Jonathan Hertzel - Artist

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ROOTED CLOUDS

The Sculpture Of Jonathan Hertzel

by

Aline Brandauer

                       

 

 

“Bronze has been used to express human nature throughout time.” - Jonathan Hertzel

 

Jonathan Hertzel is a classically trained sculptor who calls himself a sculptural historian. Educated at the Pennsylvania Academy of The Fine Arts and the University of Rochester, with more than thirty years of experience under his belt, he can hold his own with more traditional artists who work in bronze. But he has a slightly different intention, one for which his history can provide hints. The artist feels that figurative sculpture changes in order to best represent the times in which it is created.

 

My one-of-a-kind bronze sculptures (says the artist) are inspired by an unfurling of elemental forces; earth, air, water, fire, coalescing into the underlying expression of the human form. The sculptures are rooted in motion, transition and passage, and are visually multi-directional. The bronzes are ideally suited for multiple interactions. The far and near views offer differing perspectives. Upon each passage, the changing views culminate into an evolving figurative landscape.1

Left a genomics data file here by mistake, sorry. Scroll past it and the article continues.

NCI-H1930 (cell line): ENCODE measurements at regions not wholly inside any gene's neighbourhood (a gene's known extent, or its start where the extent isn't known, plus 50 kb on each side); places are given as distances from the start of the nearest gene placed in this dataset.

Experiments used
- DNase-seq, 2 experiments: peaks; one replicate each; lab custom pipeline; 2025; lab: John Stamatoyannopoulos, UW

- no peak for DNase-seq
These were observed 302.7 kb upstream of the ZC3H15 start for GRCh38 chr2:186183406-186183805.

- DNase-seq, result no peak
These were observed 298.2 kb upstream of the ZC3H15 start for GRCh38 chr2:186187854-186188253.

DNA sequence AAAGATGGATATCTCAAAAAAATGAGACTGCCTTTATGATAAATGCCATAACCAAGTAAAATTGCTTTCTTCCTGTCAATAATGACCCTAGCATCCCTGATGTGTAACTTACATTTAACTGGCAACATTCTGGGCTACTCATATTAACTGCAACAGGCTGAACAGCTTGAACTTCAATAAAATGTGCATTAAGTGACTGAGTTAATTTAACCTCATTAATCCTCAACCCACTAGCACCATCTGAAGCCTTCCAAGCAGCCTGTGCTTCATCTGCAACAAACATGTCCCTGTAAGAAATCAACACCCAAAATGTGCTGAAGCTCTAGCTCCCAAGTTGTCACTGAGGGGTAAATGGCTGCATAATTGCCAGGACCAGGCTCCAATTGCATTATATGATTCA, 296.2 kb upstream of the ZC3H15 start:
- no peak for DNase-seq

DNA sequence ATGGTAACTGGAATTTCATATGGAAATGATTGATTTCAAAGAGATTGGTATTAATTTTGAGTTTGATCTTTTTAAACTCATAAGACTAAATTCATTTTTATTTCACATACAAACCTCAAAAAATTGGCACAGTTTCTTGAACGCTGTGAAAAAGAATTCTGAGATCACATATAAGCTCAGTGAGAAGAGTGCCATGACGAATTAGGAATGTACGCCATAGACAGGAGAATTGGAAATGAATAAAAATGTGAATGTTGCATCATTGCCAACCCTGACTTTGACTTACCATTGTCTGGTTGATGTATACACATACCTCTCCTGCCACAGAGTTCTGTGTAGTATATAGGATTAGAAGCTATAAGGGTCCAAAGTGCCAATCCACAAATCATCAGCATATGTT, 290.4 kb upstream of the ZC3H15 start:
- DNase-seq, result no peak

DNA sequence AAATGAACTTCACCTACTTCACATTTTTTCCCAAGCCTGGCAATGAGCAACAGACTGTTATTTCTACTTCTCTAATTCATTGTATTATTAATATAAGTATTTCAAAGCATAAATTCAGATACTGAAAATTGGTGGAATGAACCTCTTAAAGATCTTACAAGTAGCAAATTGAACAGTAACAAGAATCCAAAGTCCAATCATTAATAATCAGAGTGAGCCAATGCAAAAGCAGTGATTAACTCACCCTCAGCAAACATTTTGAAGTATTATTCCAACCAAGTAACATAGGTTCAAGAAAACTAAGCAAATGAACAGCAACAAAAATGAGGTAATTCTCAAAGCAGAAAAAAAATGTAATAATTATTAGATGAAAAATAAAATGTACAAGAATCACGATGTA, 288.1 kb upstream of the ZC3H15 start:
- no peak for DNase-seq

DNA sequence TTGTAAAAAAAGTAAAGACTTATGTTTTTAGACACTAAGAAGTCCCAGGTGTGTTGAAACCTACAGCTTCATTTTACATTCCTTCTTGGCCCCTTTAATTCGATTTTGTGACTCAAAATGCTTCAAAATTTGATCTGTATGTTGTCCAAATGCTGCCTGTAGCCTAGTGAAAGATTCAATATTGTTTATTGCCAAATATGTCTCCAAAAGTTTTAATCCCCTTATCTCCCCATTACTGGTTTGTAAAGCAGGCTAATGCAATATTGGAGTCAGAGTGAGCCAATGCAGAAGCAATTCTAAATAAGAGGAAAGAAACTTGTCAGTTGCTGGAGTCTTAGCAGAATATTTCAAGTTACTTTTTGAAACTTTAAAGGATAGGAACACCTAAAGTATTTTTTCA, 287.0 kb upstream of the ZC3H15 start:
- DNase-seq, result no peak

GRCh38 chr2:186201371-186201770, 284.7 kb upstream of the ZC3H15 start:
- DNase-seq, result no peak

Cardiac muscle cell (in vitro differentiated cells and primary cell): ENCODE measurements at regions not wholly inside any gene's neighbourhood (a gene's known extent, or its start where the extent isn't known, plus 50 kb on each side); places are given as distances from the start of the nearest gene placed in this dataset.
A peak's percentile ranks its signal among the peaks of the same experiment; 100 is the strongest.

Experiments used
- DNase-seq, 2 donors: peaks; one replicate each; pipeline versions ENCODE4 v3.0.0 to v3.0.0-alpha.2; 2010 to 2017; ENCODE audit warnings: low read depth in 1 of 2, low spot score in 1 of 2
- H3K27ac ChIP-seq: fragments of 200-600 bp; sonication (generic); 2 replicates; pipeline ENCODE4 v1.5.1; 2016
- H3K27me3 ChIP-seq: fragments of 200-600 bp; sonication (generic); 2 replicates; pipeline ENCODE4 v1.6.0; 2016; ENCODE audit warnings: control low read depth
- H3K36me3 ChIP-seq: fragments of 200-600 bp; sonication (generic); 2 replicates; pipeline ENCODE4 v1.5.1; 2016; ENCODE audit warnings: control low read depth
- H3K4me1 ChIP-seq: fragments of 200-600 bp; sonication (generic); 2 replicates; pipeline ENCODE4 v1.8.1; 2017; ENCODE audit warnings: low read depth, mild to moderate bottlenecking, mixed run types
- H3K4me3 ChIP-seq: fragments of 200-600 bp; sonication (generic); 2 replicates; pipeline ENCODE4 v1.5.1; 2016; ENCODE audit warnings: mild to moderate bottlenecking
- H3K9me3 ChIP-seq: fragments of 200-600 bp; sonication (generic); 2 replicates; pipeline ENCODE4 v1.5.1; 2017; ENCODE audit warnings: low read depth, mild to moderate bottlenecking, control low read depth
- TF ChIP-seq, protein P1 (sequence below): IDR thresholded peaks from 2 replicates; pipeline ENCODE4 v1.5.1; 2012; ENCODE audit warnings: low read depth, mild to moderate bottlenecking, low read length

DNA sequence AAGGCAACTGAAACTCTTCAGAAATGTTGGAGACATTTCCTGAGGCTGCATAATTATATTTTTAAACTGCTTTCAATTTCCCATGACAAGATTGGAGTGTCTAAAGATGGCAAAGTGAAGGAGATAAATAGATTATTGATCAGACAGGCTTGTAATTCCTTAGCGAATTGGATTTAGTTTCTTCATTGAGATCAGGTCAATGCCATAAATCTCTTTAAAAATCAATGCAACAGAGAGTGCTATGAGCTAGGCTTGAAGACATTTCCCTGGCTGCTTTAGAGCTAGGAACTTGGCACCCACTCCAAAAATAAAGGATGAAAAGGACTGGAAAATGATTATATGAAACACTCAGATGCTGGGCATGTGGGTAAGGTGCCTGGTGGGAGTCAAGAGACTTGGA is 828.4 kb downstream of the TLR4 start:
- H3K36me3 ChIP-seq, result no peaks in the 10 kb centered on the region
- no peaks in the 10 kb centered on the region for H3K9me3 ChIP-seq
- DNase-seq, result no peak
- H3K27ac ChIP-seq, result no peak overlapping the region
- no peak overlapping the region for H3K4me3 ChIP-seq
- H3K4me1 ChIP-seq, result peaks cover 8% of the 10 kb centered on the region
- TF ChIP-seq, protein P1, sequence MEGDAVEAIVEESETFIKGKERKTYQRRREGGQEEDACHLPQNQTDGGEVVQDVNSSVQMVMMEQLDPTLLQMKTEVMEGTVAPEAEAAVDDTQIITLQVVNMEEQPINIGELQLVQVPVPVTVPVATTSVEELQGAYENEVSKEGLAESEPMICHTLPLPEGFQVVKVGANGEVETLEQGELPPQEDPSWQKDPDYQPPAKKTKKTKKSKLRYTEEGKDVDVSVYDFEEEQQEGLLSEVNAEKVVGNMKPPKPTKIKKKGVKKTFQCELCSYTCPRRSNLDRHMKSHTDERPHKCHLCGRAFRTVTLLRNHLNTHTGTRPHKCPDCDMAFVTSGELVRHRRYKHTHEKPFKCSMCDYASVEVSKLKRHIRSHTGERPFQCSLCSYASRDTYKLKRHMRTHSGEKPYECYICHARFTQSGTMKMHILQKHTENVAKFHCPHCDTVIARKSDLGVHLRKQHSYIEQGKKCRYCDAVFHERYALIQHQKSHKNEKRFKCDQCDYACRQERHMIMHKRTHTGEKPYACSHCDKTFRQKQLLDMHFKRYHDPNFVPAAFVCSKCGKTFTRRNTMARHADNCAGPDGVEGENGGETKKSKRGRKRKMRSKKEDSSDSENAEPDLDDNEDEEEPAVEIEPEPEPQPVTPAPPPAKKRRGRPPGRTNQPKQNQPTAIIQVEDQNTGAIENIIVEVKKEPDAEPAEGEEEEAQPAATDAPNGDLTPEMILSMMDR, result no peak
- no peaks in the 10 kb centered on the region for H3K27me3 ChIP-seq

Like many artists before him, his current work combines particular stories, formal considerations, and political undercurrents that bubble to the surface.

                            

l.  We think of bronze as an ancient material, classical and heavy, a material that implies solidity, permanence and description.  Hertzel, however, uses bronze in order to show us the traces of bodies that have moved through these spaces, the energetic leavings of experience.  Classical Greek sculpture aimed for idealized representation, the human form embodying the divine, deity made flesh. The Italian Renaissance restored that idea and further humanized the form. By the late nineteenth century, artists like Rodin allowed the marks of the artist’s hand and tools to remain in the work, increasing the sense of the felt presence of the sculpture, the sense that we, along with the sculptor, know the subject. This is the impression not just of a woman’s flank or a man bent with weight, but a particular woman’s flank, a knowledge of what that man’s burdens might be.

 

Rodin's Snake

       

 


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